As to José Serebrier I must confess that I was surprised to see him as the conductor for this disk. Although he has recorded everything from Menotti to Handel and Chadwick to Ravel, to the best of my knowledge this CD constitutes new territory even for Serebrier and he handles it just as well as the others. His rhythms are exactly right and he gets the required sound from the players. The orchestra plays very well, especially in regard to the detail that is so important in the music of the Kaminski school. One could have asked for more from the recording however. The all-important woodwinds sometimes sound shrill and the overall sound is not as lifelike as one would like.

From the above one can see that this music may not be for everyone. It is severe and does not extend itself to meet the listener. On the other hand, its sincerity cannot be doubted and it fills a major gap in our knowledge of post-war German music. For this reason alone it is worthy of note.



Gary Lemco
Audiophile Audition, November 2008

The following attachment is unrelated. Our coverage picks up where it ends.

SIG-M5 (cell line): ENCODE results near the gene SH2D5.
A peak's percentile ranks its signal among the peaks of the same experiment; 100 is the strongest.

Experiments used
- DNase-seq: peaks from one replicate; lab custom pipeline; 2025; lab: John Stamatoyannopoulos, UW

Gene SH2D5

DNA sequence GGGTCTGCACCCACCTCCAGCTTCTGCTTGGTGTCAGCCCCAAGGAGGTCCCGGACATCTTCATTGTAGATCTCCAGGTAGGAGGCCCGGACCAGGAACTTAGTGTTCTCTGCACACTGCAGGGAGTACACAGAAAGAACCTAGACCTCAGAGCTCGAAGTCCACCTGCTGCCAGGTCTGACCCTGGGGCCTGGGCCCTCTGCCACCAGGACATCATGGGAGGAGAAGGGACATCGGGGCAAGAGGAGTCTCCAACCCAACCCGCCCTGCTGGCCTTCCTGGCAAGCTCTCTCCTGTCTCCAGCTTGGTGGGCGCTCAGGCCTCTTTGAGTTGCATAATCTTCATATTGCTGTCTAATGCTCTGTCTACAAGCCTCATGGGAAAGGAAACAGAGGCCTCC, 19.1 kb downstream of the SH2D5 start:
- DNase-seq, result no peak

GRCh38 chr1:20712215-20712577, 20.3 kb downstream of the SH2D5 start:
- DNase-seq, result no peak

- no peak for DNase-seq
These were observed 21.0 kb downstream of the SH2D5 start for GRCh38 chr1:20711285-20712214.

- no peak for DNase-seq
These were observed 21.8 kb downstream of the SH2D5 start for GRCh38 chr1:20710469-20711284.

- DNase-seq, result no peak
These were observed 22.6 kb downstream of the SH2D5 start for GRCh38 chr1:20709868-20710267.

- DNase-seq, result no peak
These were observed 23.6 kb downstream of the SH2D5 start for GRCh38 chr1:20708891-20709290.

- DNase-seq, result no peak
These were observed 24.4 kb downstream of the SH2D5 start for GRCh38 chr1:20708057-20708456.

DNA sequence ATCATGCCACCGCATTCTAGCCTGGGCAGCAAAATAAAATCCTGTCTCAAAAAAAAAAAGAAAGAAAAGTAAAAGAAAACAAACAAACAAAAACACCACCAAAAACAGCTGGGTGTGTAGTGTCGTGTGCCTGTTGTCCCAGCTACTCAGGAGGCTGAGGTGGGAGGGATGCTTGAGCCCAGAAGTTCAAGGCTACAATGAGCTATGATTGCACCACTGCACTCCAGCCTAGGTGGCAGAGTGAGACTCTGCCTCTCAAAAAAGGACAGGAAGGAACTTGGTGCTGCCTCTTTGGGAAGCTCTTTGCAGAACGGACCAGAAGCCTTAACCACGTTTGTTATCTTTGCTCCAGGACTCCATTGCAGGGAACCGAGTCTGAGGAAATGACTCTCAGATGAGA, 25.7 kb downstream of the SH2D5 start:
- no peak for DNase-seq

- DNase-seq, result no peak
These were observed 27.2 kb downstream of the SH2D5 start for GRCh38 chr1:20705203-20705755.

The music proceeds by contrasts, lines and harmonies moving up; and then their direction and color move down. The music, with its shifting horn and tympani parts, likes to gravitate to the modal (Aeolian) form of A Minor and then to the modal (Phrygian) form of E Minor/Major, procedures we find in the D Major Symphony of Sibelius and in some Brahms. The kernel-like riffs proceed with an economy of motion Stravinsky would admirs…The flute solo often reminds us that Nature need not be a punisher. The end of the movement suggests a détente in an uneasy world. The Largo provides a D Major song, a paean that will likely provide a movie soundtrack eventually; maybe it is the love-music if someone remakes On the Waterfront. A series of instrumental canons ensues, and they sound like sweet canzoni by Gabrieli. After a “medieval” opening, the Ben marcato assai molto proceeds rather diaphanously, a series of pointillist, staccato dabs and jabs into space in mixed colors. Woodwinds dominate, and the sound, once more, has an American, dance timbre, maybe Rieti or the contrapuntal side of Randall Thompson. The happy conclusion testifies to a healthy, animated musical spirit, a tonic force in direct opposition to the minimalist or disruptive, disturbed visions in music that occupied much space and time contemporaneous with Schwarz-Schilling.